I want to speak about the future plans of those opposite for the Public Service. They are going to decimate and take out all the skill sets that already exist in the Public Service. What does that mean for the services we provide for the community? There will be no services—but I suppose those opposite do not actually have any policies. So far I have counted three policies. There is paid parental leave, and there is a bit of dispute about that. There is asylum seekers, and there is a bit of a dispute about that. There has also been the announcement today on Customs, and it is good to hear that they have got a policy. We have also got the $70 billion black hole that they have got to service, and that is essentially three times the budget of Defence or two or three years of community services. It means decimation for Canberra. (Time expired)
I rise to speak on today's matter of public importance: the threat to Australia posed by the government's budget cuts to Customs and Border Protection. To start with, this is a government that has been able to find money for almost every dubious cause under the sun—from Grocery Watch, to set-top boxes, to carbon tax propaganda, to the failed green loan schemes and even something called the Flannery Centre. But when it comes to something that is really important, our front-line border security, they have made cuts.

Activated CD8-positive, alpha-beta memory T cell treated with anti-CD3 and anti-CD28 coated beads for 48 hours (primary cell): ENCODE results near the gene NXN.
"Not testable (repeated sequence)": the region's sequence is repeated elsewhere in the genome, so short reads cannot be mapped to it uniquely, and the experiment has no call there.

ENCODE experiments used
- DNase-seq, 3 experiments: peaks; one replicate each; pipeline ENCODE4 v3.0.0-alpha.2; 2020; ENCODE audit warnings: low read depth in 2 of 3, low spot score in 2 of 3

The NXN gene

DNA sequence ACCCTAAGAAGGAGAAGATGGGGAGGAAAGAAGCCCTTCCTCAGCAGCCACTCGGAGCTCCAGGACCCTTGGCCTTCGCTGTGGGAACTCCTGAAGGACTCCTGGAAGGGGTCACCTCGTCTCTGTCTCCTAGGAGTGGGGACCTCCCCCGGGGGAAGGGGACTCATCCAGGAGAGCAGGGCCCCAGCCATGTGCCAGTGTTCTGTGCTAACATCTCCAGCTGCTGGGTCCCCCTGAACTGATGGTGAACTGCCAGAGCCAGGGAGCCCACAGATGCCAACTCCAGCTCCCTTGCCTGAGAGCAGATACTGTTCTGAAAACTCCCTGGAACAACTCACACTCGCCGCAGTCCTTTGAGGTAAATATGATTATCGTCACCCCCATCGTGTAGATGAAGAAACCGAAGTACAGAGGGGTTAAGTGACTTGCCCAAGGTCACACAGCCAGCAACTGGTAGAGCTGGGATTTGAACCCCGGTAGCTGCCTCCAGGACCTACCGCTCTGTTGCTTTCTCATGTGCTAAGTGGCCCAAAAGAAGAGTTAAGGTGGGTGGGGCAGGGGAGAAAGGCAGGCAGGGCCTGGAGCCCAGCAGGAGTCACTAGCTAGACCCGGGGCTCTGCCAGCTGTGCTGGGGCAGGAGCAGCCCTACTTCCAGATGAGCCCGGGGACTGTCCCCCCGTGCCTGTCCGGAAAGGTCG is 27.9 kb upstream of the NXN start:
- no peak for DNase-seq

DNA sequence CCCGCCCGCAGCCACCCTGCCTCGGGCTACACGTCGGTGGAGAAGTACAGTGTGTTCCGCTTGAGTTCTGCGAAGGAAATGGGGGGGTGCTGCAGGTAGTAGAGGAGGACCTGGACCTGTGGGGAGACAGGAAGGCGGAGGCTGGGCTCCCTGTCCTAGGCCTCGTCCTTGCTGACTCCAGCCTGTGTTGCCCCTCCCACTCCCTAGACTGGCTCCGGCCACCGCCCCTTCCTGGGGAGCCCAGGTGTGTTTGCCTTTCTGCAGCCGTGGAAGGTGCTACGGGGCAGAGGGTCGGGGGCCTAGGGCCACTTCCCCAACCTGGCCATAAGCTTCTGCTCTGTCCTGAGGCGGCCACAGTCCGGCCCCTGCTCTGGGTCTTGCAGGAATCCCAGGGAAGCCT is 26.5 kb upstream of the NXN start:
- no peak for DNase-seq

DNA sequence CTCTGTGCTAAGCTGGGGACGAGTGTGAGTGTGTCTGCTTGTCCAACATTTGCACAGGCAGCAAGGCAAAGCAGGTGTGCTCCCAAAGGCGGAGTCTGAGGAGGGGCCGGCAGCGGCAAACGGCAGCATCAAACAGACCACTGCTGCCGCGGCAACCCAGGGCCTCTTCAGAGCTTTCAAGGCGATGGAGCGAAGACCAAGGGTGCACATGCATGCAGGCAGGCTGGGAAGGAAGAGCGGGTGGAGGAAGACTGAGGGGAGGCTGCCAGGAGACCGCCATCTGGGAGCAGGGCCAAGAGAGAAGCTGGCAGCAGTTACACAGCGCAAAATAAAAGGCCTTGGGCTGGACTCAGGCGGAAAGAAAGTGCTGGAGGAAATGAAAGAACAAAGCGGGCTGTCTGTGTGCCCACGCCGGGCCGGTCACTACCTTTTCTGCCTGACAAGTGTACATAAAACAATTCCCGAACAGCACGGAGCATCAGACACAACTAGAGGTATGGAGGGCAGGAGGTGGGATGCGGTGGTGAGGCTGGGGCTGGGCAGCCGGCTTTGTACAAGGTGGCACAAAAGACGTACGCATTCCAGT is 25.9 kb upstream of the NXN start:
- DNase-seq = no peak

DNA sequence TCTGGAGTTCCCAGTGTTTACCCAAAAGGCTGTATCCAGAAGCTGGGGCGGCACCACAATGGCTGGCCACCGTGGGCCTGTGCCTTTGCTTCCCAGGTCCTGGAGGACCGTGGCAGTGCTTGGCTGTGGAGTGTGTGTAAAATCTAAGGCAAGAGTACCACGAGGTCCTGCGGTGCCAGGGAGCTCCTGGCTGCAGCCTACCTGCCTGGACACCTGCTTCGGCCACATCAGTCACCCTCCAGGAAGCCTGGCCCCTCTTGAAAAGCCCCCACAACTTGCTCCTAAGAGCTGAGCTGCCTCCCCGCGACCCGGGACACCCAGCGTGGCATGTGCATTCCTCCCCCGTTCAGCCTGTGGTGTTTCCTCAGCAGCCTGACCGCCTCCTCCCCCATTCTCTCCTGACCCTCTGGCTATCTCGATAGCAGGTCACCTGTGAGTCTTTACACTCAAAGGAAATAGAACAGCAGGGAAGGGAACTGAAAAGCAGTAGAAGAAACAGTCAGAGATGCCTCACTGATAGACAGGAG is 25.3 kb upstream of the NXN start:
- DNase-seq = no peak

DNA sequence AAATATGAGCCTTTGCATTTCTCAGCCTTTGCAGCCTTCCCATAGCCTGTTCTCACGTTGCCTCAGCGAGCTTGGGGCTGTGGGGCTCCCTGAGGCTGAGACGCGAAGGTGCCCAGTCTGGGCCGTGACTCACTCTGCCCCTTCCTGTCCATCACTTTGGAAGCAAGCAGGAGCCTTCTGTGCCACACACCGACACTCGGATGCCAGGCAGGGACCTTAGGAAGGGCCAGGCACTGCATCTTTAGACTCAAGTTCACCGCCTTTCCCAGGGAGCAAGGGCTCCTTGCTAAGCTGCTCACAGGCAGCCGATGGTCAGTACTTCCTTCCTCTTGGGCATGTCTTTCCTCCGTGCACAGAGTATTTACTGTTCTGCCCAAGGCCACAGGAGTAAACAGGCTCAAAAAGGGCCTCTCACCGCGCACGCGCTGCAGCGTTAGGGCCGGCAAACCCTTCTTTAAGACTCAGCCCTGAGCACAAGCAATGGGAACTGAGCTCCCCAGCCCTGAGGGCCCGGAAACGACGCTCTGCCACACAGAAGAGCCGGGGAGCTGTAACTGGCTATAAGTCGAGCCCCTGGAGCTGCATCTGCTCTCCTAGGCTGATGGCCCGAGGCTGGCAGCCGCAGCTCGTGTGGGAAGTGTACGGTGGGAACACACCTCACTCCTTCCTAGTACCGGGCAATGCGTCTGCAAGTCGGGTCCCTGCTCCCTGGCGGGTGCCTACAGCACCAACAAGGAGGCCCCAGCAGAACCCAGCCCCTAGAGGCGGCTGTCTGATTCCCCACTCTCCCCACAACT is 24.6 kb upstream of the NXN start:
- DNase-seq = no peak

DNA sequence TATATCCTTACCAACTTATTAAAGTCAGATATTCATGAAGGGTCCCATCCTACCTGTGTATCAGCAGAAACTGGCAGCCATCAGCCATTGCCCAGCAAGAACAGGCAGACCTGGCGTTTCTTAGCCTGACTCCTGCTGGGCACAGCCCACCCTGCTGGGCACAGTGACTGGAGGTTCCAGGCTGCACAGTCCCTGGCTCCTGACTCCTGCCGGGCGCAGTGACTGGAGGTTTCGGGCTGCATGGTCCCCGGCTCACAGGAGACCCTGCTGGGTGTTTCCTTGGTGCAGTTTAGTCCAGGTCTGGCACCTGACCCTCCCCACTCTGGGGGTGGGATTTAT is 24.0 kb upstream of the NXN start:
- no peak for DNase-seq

The member for Canberra gave an outstanding stand-up display on the importance of public servants. Maybe she would like to go through some of the cuts that her government has made to the Public Service. To start with, there has been a $20.8 million cut to aerial surveillance, reducing it by 2,215 hours. I thought you might like to stay and listen to these cuts that your government has imposed. Further, in 2010-11, there were 250 jobs axed from Customs, and a further 90 jobs were axed this year, for a total of 340 jobs. On top of that, we have a $9.3 million reduction in capital funding for Customs. On top of that, we have further cuts of $17.3 million over the next five years for the management of our vessels which monitor illegal fishing. Further still, in the 2009-10 budget we saw $58.1 million cut from cargo screening. Because of these cuts, we have seen an unprecedented 25 per cent cut in the number of sea cargo inspections and, remarkably, a 75 per cent cut in air cargo inspections.